At Primetime Emmys, Mad Men Goes 0-17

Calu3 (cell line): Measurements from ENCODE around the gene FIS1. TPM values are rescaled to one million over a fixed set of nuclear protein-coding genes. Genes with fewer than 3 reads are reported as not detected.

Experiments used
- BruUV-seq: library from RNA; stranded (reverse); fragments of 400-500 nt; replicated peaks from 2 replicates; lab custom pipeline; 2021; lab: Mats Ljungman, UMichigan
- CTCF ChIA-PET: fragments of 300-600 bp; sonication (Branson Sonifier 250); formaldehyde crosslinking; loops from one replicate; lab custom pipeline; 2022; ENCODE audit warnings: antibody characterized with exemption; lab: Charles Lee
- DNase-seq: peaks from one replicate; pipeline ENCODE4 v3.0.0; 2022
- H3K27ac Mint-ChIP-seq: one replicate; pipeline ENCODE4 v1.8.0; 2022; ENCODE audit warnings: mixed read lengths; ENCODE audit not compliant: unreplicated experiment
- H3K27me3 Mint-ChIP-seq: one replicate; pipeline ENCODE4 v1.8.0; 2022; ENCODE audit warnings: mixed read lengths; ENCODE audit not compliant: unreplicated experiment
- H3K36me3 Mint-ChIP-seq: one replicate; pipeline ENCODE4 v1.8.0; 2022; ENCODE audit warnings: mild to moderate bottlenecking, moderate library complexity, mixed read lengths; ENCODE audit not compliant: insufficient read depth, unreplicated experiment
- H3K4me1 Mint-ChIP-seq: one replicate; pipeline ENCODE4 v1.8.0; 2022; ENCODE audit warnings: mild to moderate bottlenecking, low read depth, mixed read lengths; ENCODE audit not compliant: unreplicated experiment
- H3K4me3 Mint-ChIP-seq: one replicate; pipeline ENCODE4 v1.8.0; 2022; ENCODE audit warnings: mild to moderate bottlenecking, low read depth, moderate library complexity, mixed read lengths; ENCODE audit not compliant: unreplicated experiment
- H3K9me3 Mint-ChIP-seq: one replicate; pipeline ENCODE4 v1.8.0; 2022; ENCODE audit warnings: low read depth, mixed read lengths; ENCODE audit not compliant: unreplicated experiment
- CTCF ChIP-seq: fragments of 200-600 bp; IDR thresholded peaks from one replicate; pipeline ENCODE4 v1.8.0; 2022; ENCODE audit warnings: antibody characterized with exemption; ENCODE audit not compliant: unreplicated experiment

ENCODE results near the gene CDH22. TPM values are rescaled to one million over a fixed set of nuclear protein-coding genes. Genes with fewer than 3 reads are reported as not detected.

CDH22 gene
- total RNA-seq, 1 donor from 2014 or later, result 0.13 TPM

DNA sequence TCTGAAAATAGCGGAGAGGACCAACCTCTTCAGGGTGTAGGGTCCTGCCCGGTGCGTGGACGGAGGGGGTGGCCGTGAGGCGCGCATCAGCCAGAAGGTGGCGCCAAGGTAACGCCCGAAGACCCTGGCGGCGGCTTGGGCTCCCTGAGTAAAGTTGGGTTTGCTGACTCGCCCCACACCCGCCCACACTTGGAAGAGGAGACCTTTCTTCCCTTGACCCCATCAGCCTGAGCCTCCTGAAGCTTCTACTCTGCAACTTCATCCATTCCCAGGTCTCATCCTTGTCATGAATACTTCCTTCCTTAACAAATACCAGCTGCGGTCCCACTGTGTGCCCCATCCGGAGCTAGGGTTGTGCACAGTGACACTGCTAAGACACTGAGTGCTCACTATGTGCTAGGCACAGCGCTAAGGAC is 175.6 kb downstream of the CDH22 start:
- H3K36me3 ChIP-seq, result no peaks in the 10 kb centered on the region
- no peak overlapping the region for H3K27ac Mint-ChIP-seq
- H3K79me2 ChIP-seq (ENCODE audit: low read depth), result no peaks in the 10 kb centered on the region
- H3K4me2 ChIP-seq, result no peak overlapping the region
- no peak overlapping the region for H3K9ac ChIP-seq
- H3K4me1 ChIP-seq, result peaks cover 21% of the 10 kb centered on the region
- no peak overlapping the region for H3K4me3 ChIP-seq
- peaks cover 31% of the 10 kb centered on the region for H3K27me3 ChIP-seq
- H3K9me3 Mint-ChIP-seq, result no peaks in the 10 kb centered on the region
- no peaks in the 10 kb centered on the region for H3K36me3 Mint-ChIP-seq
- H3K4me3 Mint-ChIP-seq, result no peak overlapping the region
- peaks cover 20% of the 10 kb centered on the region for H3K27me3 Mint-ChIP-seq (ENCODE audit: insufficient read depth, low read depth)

On a night of shockers at the Emmy Awards, the biggest one may not have been that Mad Men was passed over for best dramatic series -- it had won the trophy four previous years -- but that the series didn't win a single award. Those connected with the series, as well as the series itself, had received 17 nominations -- more than any other show on television, and several critics had argued that the past season was the series' best. Instead, top dramatic awards went to the terrorism thriller Homeland. Even some of the winners appeared shocked by their victories. In his acceptance speech, Homeland's Damian Lewis remarked, I don't really believe in judging art, but I thought I'd show up just in case. Turned out all right. In an interview with the Los Angeles Times, John Cryer described his best-supporting actor award for Two and a Half Men as ridiculous. On stage he had remarked, Something has clearly gone wrong. Indeed, the one memorable moment of the show came when The Daily Show's Jon Stewart accepted his tenth consecutive Emmy award and remarked that in some future age aliens will land on Earth and find a box of these. And they will know how predictable these f****** things are. (F****** was bleeped.) Dan Zak in the Washington Post remarked that Stewart and Julia-Louis Dreyfus who were the only people to show rebellious verve onstage during an otherwise dismal, predictable show hosted by that deadpan cipher of late night, Jimmy Kimmel. Kimmel, who was being showcased by ABC before he moves to 11:30 p.m. in January to challenge Jay Leno and David Letterman, received mixed reviews. Alessandra Stanley, the TV critic for The New York Times commented that Kimmel seemed to mistake himself for Hope">Bob Hope. There were far too many Kimmel-centric skits breaking up the evening. But Ken Tucker of Entertainment Weekly wrote, Jimmy Kimmel presided over a mostly very funny, fairly briskly paced, and quite surprising Emmy broadcast on Sunday night. The telecast was beamed live all over the world. In Australia, Michael Idato wrote in the Sydney Morning Herald, The last word surely goes to Kimmel, who joked that quality television is the only American product the Chinese haven't figured out how to make, Then Idato himself pilfered the last word, writing, If the Emmy Awards are any measure, it's something the Americans haven't mastered either.